“Want to play football at the park today?” Kyle asked.

“Maybe,” Amber said. “Who will be on the teams?”

“How about guys against girls?” Kyle suggested. “That is, if you’re up to it.”

“I think Mom and I can take you guys,” Amber said with confidence, though she had serious doubts.

“You’re on,” Kyle said with satisfaction

As soon as they found a table at the park, John started the charcoal for the burgers. Mary spread a cloth over the table and unpacked the picnic basket. Kyle took Domino to the dog park so he could run around with other dogs. Amber went along to watch.

Domino was the first dog the family had owned. John brought home a dog book so they could decide what breed to get. Mary was thinking about a small dog, such as a Yorkshire terrier. That was until she read about how much work it was to take care of them and that they could be yappy and not always good with children. When Amber read about the Labrador retriever, she knew that was the kind of dog she wanted. They were great dogs for kids. That was part of the reason. But most of all, she wanted a Lab because the book said they were hyperactive. She and their new puppy would have something in common.

Naming their new pup was another issue. Everyone suggested the usual names like Buddy and Blacky. None of the suggestions seemed quite right. One night when they were watching TV, their new pup came into the living room with an obvious problem. His nose was stuck in a pizza box. He was whining and hitting at the box with his front paw, but he couldn’t get it off. They all laughed when they saw him.

“Way to go, Domino,” Amber said. The others looked at her.

“Here, Domino,” Kyle called to the dog. “Let me get that off your nose.”

That was it. His name was Domino. There was no question about it.

It was obvious from the start that Domino was an attention-deficit/hyperactive dog. One day Amber was watching him chase a lizard in the backyard. Domino got distracted by a noise, and when he looked away, the lizard scampered off. He looked back at the spot where the lizard had been. Even though the lizard was gone, Domino kept trying to find him in the same rocks. He gets distracted just like me, Amber thought.

Kyle took charge of housebreaking Domino. He had it all planned, but Domino didn’t always follow the plan. He made his share of mistakes. Kyle was a pretty patient teacher, though. Amber thought maybe he learned that from being her big brother.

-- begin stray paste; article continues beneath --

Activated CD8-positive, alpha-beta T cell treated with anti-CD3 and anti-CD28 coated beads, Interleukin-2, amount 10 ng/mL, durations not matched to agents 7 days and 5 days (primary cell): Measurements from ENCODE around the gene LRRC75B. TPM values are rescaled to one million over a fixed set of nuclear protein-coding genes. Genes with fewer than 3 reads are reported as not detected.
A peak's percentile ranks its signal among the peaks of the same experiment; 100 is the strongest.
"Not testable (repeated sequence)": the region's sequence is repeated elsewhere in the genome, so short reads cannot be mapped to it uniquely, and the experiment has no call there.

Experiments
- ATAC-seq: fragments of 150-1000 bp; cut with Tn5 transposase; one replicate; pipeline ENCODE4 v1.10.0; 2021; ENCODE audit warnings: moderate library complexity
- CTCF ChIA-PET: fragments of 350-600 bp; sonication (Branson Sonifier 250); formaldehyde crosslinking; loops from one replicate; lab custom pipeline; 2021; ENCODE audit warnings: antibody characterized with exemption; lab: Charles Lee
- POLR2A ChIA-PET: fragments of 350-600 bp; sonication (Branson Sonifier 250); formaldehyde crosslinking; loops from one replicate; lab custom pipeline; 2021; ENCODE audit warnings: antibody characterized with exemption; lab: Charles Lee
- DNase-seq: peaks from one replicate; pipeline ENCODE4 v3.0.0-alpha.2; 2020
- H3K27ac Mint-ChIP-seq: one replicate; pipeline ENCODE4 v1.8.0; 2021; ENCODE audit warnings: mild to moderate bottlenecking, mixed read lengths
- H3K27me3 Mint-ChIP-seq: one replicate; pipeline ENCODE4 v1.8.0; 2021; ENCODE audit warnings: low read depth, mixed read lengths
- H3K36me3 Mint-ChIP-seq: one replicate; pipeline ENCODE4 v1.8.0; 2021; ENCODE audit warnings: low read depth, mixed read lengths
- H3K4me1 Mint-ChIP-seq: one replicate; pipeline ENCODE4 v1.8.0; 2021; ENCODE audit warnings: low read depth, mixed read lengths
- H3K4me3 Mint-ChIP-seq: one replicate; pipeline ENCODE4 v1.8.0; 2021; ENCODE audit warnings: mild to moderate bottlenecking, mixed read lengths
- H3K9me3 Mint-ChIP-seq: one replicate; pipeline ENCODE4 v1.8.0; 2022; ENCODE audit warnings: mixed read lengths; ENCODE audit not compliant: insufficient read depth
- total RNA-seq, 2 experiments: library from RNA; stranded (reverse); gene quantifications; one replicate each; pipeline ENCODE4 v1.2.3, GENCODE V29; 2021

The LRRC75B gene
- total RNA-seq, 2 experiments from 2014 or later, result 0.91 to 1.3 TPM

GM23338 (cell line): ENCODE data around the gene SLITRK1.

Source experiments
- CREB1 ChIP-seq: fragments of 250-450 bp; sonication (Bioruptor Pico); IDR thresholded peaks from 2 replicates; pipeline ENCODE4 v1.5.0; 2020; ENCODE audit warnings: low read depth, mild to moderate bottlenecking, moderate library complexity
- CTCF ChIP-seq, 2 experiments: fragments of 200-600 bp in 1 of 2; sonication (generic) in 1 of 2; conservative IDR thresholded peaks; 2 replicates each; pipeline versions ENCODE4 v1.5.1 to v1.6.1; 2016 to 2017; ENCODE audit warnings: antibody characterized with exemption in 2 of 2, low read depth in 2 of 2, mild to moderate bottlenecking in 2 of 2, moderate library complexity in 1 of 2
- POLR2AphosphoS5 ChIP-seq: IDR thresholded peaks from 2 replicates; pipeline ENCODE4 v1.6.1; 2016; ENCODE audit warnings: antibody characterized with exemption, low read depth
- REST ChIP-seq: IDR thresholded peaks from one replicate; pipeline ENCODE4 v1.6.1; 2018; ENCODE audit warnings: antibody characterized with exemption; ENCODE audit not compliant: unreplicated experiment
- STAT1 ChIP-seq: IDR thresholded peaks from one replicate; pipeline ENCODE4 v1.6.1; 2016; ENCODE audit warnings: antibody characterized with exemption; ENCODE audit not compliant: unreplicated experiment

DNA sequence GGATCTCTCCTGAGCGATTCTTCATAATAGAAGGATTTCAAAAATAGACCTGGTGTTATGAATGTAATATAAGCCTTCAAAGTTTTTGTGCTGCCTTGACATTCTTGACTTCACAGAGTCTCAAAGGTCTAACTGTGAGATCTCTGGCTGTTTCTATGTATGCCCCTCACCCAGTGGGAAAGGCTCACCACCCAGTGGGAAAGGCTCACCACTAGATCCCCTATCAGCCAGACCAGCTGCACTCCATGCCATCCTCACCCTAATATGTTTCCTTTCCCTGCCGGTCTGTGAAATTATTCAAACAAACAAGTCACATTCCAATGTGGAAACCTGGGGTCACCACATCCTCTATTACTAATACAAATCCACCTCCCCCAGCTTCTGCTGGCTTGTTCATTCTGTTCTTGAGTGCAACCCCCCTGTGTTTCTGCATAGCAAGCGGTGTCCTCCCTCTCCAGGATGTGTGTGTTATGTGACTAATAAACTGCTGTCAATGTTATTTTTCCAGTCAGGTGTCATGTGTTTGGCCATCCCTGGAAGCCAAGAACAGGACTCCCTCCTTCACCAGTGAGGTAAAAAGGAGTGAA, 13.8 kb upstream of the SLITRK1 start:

John called out to his family to let them know that the burgers were done. As they ate, Kyle talked about his trip to Fox Creek. The melting snow from the mountains above the creek had caused the banks to overflow, filling in their best fishing spots. The water was cold and rushing too fast for Kyle and his friends to get in it. They found a side pool, and Domino jumped in before Kyle could stop him. As the dog book said, Domino was a great swimmer right away. Kyle had a hard time getting Domino out of the pool. At first he tried calling to his dog, but in the end, he had to go in after Domino. Carrying a wet fifty-pound dog out of a cold creek isn’t any fun.

Amber noticed a woman sitting on a bench near the pond. She was throwing bread to some ducks. Amber thought she looked familiar, and then she realized it was Mrs. Jenkins. Amber asked her mom if it would be okay to invite Mrs. Jenkins to join them for lunch.

“I just finished sharing my lunch with the ducks.” Mrs. Jenkins laughed. “But I wouldn’t mind having a piece of that luscious watermelon you’ve got there.”

As Mary put a slice of watermelon on a plate, she commented about being lucky to get a good watermelon.

“How do you choose your watermelon?” Mrs. Jenkins asked. “Are you a thumper?”

“Mostly, I just choose one and hope for the best,” Mary replied. “Do you have a secret for choosing a good watermelon?”

“I used to grow watermelons every summer in Kansas. First, I look for a watermelon that is dark green and not shiny. Then I look for the ripe spot. That’s a sort of yellow spot where the watermelon was touching the ground.”

“You told a secret,” Amber said with surprise. “I thought you never tell secrets.”

“Only when it comes to my chocolate chip cookies.” Mrs. Jenkins smiled her sly smile again.

The Handy Helpers book series is available at Amazon

A Rocky Start: Chapter Two, continued

Image1-17_edited-1

The girls waved good-bye as they climbed on their bikes and rode away toward the pond. In the Bluesky Chamber of Commerce brochure, the pond is called Holiday Lake, but most of the people in town just call it the pond. After the winter snows have melted up north, the pond has quite a bit of water, but by the middle of summer, it is nothing more than a mudhole. The summer monsoon rains help refill it a little, but it is never large enough to qualify for lake status.

On that particular Saturday, the pond was full, with lush green vegetation around it. The girls liked to catch tadpoles and other “science specimens” that they put into Ziploc bags so they could carry them home. Laura liked to gather crayfish from the little stream that fed the pond. Her mother, who was from Louisiana, used them to make jambalaya. Amber took some home once, but her mother made her throw them away. She said that city girls got their shellfish at Red Lobster. They didn’t fish it out of irrigation ditches.